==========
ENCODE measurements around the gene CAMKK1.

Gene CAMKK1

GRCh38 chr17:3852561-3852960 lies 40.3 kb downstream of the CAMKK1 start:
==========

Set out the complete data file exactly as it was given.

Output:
ENCODE measurements around the gene CAMKK1.

Gene CAMKK1

GRCh38 chr17:3852561-3852960 lies 40.3 kb downstream of the CAMKK1 start: